The ultimate test of any martial art is its success in a true combat situation. And, when studied properly, Kung Fu is simply the best. But studying for real fighting situations is perhaps the most difficult aspect of any martial art. Sifu Wang has studied dozens of styles and hundreds of forms and hand-picked a few programs for students wanting to experience more directly the essential nature of Kung Fu.

Combative Empty Hand Kung Fu

San Da Group Class

San Da Technique
The San Da Workout is designed for students to simultaneously learn basic self-defense techniques and receive intense whole-body conditioning. The instructor will show students basic fighting stances, footwork, punching, kicking, elbow, knee and throwing techniques as well as kick/punch combinations and elbow/knee combinations. Students will use hitting pads and drill techniques with a partner.

San Da Sparring
Sparring puts students’ Sanda techniques to the test in real situations. Students will spar in pairs for rounds varying from 3 to 5 minutes. Techniques from Sanda or any traditional techniques learned from a Traditional forms class can be used. This is a light contact class, and it is to be seen as a way to hone skills and to familiarize students with in-ring fighting against an opponent.

The San Da Certificate Series teaches:
1. San Da Basics
2. San Da Punching and Kicking
3. San Da Elbow and Knee
4. San Da Fast Throws

Qin Na Special Interest Class

Qin Na is a style designed to control or lock an opponents’ joints or muscles/tendons so he cannot move, thus neutralizing his fighting ability. Qin Na literally means technique of catching and locking in Chinese.

he Qin Na Certificate Series teaches:
1. Qin Na Techniques Against Grabbing
2. Qin Na Techniques Against Striking
3. Ground Based Qin Na
4. Qin Na Techniques Against Weapons

Shuai Jiao Special Interest Class

Shuai Jiao is the modern Chinese term for wrestling and throwing.

The earliest Chinese term for wrestling, horn butting, refers to an ancient sport in which contestants wore horned headgear with which they attempted to butt their opponents. Legend states that Jiao Di was used in 2,697 BCE by the Yellow Emperor’s army to gore the soldiers of a rebel army led by Chi You. In later times, young people would play a similar game, emulating the contests of domestic cattle, without the headgear.

Jiao Li was a grappling martial art that was developed in the Zhou Dynasty (between the twelfth and third century BCE). An official part of Zhou military’s training program under the order of the king, Jiao Li is generally considered to be the oldest extant Chinese martial art and is among the oldest systematic martial arts in the world. Jiao Li supplemented throwing techniques with strikes, joint locks and attacks on pressure points. These exercises were practiced in the winter by soldiers who also practiced archery and studied military strategy.

Jiao Li eventually became a public sport during the Qin Dynasty (221-207 BCE), practiced for court entertainment as well as for recruiting the best fighters. Competitors wrestled each other on a raised platform called a leitai for the potential reward of being hired as a bodyguard to the emperor or a martial arts instructor for the Imperial Military. Some contests would last a week or so, with over a thousand participants. Jiao Li was taught to soldiers in China over many centuries, and its popularity among the Manchu military guaranteed its influence on later Chinese martial arts through the end of the Qing dynasty.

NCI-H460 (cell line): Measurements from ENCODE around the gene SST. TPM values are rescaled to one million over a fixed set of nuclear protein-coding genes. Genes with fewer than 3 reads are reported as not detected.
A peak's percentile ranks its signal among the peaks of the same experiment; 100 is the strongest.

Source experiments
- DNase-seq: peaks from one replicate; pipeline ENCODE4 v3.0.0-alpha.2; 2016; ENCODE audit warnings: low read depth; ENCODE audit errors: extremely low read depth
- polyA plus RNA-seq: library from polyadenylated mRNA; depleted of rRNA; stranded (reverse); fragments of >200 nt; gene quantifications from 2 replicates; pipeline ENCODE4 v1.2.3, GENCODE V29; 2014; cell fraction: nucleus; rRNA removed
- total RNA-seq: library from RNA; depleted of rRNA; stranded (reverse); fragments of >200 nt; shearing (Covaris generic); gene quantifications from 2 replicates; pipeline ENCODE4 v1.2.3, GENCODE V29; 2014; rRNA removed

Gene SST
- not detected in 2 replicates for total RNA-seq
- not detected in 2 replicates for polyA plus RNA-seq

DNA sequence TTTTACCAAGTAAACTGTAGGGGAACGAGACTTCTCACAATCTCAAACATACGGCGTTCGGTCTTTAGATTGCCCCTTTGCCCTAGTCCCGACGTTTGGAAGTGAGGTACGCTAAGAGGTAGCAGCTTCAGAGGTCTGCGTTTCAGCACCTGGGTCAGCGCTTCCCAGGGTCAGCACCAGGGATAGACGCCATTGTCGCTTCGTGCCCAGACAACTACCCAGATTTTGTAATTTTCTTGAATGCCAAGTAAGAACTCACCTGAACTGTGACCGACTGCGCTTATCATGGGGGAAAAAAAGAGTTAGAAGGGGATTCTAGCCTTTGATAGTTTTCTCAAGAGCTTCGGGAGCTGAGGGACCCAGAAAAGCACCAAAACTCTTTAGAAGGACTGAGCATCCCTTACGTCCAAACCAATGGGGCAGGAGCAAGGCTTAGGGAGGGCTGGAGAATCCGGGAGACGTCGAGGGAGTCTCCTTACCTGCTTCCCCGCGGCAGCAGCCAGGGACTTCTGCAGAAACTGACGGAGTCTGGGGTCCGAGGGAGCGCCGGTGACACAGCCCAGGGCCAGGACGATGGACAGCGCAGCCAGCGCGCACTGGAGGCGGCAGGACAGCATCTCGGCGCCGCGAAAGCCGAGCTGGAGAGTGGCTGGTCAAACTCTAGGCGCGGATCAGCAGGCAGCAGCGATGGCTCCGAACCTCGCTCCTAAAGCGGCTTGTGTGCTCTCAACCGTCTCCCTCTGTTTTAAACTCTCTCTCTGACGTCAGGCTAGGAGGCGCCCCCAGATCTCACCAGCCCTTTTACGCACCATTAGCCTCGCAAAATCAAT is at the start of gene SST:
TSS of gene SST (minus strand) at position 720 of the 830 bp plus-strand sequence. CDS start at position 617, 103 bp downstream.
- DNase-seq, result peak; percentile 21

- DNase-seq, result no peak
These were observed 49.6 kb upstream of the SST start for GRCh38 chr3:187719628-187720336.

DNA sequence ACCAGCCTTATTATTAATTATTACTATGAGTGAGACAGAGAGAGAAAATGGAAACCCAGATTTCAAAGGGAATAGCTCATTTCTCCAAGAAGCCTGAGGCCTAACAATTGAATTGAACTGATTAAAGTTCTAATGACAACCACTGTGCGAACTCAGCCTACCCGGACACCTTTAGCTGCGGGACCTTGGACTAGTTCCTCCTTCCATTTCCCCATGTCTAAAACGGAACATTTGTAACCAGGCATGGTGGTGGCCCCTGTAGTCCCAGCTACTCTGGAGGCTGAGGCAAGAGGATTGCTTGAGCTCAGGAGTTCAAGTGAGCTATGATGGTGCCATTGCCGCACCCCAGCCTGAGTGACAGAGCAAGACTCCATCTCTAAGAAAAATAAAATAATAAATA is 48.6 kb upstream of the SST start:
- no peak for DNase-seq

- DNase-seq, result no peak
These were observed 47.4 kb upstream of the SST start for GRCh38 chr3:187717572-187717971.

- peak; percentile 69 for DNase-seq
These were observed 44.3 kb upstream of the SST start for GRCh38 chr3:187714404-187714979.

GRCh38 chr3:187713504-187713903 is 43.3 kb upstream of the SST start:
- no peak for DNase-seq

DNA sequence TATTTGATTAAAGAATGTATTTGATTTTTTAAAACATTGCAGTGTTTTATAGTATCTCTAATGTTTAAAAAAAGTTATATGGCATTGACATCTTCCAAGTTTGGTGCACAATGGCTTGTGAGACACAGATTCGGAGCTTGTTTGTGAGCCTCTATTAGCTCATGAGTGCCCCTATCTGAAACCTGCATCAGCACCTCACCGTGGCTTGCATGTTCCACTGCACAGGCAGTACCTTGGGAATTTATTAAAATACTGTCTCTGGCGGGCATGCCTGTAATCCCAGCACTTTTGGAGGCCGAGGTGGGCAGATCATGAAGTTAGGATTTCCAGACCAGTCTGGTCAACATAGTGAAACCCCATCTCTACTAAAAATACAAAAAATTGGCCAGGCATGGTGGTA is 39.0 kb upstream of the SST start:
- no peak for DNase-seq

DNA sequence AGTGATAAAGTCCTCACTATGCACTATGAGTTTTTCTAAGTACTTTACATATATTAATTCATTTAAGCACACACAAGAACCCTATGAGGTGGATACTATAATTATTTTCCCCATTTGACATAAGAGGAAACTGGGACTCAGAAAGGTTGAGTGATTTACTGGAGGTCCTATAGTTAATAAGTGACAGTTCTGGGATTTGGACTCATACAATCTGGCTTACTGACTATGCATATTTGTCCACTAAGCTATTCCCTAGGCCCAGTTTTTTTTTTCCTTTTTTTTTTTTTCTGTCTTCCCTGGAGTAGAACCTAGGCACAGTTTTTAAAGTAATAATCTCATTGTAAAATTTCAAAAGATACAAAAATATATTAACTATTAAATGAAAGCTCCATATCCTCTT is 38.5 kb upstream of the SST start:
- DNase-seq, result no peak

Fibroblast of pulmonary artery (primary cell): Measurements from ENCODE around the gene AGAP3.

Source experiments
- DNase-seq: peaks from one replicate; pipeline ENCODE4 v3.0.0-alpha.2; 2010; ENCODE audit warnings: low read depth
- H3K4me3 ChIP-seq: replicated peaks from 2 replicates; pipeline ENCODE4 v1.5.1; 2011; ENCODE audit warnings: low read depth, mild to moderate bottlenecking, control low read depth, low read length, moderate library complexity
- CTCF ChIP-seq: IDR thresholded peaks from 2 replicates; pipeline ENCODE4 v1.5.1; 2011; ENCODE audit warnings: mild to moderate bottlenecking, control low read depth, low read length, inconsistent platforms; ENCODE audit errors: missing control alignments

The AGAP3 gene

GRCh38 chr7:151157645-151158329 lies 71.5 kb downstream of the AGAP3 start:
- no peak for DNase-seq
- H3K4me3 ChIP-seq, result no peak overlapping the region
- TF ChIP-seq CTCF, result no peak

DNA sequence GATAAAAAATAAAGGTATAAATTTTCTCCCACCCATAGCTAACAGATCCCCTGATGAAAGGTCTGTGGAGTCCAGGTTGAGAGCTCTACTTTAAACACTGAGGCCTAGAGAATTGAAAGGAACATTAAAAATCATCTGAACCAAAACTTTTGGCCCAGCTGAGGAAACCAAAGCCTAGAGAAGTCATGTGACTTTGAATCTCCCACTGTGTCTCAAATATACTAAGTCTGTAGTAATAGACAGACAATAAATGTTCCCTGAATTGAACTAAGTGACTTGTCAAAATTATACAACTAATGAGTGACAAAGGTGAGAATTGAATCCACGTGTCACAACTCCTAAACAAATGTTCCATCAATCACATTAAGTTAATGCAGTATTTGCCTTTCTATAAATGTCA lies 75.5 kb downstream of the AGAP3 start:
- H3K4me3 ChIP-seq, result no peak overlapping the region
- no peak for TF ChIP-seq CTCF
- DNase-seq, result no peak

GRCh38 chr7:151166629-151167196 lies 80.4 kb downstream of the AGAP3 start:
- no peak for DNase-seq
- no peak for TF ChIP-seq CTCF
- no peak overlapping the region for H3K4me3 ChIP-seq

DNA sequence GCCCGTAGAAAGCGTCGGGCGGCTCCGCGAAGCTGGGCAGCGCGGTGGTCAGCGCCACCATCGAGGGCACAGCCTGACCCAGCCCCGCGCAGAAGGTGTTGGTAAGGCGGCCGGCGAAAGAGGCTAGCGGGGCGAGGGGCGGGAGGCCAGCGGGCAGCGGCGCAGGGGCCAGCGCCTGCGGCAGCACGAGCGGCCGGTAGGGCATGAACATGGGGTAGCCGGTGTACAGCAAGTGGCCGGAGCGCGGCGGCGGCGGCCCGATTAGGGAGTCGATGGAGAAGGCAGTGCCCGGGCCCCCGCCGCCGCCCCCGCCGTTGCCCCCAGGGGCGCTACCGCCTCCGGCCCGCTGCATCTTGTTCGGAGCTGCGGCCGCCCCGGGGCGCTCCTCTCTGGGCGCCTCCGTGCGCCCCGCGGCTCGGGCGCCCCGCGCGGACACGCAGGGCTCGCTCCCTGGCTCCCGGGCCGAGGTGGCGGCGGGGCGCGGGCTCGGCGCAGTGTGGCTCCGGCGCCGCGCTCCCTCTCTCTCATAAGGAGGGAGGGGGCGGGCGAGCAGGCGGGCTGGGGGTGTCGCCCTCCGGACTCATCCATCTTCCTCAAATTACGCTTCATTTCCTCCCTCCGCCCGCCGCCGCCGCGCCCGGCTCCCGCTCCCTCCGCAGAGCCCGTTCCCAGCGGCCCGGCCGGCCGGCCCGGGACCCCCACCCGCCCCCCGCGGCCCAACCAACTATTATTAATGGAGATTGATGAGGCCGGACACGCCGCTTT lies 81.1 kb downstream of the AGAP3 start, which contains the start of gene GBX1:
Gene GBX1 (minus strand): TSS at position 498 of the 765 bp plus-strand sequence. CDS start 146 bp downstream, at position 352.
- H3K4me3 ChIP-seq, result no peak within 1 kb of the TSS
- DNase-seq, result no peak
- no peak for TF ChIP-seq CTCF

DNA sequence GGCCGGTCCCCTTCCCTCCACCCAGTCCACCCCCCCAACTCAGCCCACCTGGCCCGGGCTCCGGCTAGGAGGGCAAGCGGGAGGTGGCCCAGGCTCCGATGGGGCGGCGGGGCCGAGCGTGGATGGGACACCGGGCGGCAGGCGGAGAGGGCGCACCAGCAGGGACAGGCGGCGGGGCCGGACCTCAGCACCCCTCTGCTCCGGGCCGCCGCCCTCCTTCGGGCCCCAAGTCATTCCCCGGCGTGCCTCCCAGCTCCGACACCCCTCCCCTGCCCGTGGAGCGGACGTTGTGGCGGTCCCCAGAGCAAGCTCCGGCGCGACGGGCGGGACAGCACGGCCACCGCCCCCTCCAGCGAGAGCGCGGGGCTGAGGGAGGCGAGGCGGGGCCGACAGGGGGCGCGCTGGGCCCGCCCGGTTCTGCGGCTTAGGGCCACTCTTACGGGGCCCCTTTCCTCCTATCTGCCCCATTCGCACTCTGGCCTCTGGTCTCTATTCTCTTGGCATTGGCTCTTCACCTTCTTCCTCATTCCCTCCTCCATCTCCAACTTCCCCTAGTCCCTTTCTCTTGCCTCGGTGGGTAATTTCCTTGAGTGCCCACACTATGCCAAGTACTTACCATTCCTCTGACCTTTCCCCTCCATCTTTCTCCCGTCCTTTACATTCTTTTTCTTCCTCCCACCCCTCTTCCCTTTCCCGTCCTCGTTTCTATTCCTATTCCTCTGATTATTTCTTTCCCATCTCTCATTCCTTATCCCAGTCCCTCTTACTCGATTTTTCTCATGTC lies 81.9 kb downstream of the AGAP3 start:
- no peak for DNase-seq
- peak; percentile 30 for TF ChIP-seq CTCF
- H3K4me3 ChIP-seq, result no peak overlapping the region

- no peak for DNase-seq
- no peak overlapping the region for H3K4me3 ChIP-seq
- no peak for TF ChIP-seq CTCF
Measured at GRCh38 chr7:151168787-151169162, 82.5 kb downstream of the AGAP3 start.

The term Shuai Jiao was chosen by the Gou Shu Institute of Nan King in 1928 when competition rules were standardized. (Many thanks to Wikipedia).

The Shuai Jiao Certificate Series teaches:
1. Shuai Jiao Basics
2. Kick Throws
3. Arm Throws
4. Hip, Shoulder & Sacrifice Throws

Martial Arts Combat Conditioning

Categories taught are:
1. Ying Gong (Strike Hardening)
2. Li Gong (Power Training)
3. Nai Li Gong (Stamina Training)
4. Pai Da Gong (Body Hardening)
5. Jin Gong (Power Release Training)
6. Rou Gong (Flexibility Training)

Combative Weapons Kung Fu

Duan Bing (Chinese Fencing) Special Interest Class

Although it is a sport by nature, Duan Bing is probably the closest one can get to the techniques and situations of a real sword fight without the possibility of drawing blood. Duan Bing is both technically challenging and very fast-paced making for an exciting sport to both watch and perform. Using a soft weapon, students learn all the necessary details to attack and defend including one-hand, two-hand, fighting from the ground, lunge/jump offensives, kicking, punching and grabbing. If you’ve ever admired swordsmen of any kind, then Duan Bing is the sport for you.

The Duan Bing Certificate Series teaches:
1. Duan Bing Basics
2. Duan Bing Offensive and Defensive Techniques
3. Duan Bing Specialty Techniques
4. Duan Bing combined with San Shou

Chang Bing (Competitive Staff Fighting) Special Interest Class

The Chang Bing Certificate Series teaches:
1. Chang Bing Basics
2. Chang Bing Offensive and Defensive Techniques
3. Chang Bing Specialty Techniques
4. Chang Bing combined with San Shou